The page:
Residential and day programs appear to be a solid employment opportunity as more and more communities attempt to use experiential education as a method to address the problems associated with teenagers.
There has been an increase in the number of private, and public psychiatric hospitals and clinics that are including adventure based counseling with the more traditional treatment plan. A great increase in the number of ropes courses constructed at these facilities indicates a commitment to adventure therapy.
A steady increase in these positions is anticipated for the future as this culture begins to focus more seriously on the need for accessibility and inclusion. Results have been substantial and the number of programs serving this population appears to be on the rise.
In addition to the traditional outing clubs that have been a part of many post-secondary institutions for decades, universities and colleges are moving experiential education closer to the academic center of the institutions by including these activities in orientation programs and academic departments. Many universities are beginning to recognize the profound learning that is possible using these methods.
This is perhaps the fastest growing area for possible outdoor leaders. Business has "discovered" the value of experiential education as a training and development tool and are sending ever increasing numbers of executives on adventure retreats.
Increasingly, programs are advertising adventure trips for young and old to some rather remote areas around the world. This trend should mirror the general trend in the U.S. of more frequent and longer international travel with an emphasis on unique and challenging activities.
The recent failures of the American school system have encouraged traditional educators to re-examine the role of experiential education. The result has been a slight increase in the number of school districts employing experiential educators either full-time or as a necessary qualification for another position.
These are but a few examples of the possible job opportunities for well qualified experiential educators. It should be obvious that those seeking employment and advancement must be, in the words of Richard Kimball, "bilingual in two languages." First, staff must understand the unique requirements of safe travel and leadership in the outdoors. This is no longer fully sufficient. Staff must also be able to speak the language of the group they are working with in the field. In the past, organizations brought their own staff on outdoor activities and used the experiential educator only as the guide in this often new environment. Today, there is an increased expectation that the outdoor instructor will possess a fundamental understanding of the unique needs and potentials of the client group. The implication is obvious. One must be both a competent outdoor leader and a competent teacher, therapist corporate trainer, etc. To meet these new expectations, future and continuing staff must approach outdoor leadership as a profession.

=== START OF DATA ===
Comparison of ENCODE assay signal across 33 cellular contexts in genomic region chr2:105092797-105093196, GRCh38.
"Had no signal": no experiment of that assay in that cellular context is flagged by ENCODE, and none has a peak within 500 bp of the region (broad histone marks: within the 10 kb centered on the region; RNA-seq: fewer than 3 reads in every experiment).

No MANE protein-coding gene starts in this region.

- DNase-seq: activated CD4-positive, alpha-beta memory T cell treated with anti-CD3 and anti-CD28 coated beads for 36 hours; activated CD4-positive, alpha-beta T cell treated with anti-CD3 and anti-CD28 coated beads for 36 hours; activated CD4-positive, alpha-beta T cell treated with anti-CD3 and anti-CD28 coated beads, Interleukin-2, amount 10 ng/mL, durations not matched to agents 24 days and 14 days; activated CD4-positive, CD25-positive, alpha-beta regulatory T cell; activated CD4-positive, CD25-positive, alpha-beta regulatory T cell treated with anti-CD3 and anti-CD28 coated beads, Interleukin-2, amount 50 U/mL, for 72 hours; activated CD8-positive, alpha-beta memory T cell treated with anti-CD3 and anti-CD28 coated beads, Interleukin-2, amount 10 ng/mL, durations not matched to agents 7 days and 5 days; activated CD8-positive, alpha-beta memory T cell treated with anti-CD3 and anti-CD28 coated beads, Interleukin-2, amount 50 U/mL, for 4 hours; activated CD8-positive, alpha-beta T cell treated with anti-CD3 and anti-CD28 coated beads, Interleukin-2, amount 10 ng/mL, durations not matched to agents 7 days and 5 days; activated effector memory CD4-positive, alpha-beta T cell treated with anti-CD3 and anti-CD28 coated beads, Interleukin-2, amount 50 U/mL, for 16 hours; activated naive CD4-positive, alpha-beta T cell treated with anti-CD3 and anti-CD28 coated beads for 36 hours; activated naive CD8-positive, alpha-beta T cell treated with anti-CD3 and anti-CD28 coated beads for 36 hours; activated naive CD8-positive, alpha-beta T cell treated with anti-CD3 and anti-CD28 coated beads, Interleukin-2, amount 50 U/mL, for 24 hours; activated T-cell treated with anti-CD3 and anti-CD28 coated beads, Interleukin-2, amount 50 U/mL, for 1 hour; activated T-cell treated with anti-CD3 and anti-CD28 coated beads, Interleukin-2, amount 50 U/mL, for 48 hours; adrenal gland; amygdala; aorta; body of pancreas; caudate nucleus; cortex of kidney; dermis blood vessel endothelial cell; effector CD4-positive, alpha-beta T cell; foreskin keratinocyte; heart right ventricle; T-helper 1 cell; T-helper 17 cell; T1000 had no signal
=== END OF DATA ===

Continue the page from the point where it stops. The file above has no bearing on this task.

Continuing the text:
The National Outdoor Leadership School (NOLS) has seen an increase in staff of over 30% during the last five years. Our field staff now number 270 per year with about half of them focusing on NOLS as their primary career. Our program has increased in several major areas; all centered on wilderness education. They include:
We now have many more students who are involved in education. Federal land agencies (NFS, NPS, and BLM) contract with us to train wilderness rangers and become involved in wilderness management decision making. Our courses for instructors and outdoor educators have also increased and requests to give on-site seminars and workshops to other outdoor programs are more numerous then we can fulfill. These courses have demanded an increase in maturity and professionalism in our staff.
Demand for 2-3 month long semester courses has increased a large amount over the last five years. The vast majority of the students receive college credit for their work. This provides year-round work to many of our staff and demands higher expertise in technical skills (whitewater kayaking and sailing for example).
NOLS has branched out in order to broaden our mission. Beyond running field courses, we are developing our curriculum and libraries, writing more publications, manning a research department (to include areas of research such as minimum impact camping, etc.), and becoming more involved in public policy. Outdoor education staff have increased opportunities to work either in the field or in management. We now have about 100 administrative and support service positions.
We have received many requests from foreign countries to establish branches. Many of our own staff are encouraged to explore and propose new international areas. As NOLS increases diversity both within the U.S. (e. g. minorities; international students) and outside the U.S., our staff have needed better training in language and communication skills as well as in planning and management skills. We expect and embrace change and growth at NOLS. Over the next ten years we feel there will be two ongoing trends in staff careers: 1) the degree of professionalism will increase, and 2) the opportunities for growth and a diverse career will increase.
Copyright © 1997 Outdoor Action Program, Princeton University.
This page is maintained by Rick Curtis Director, Outdoor Action Program.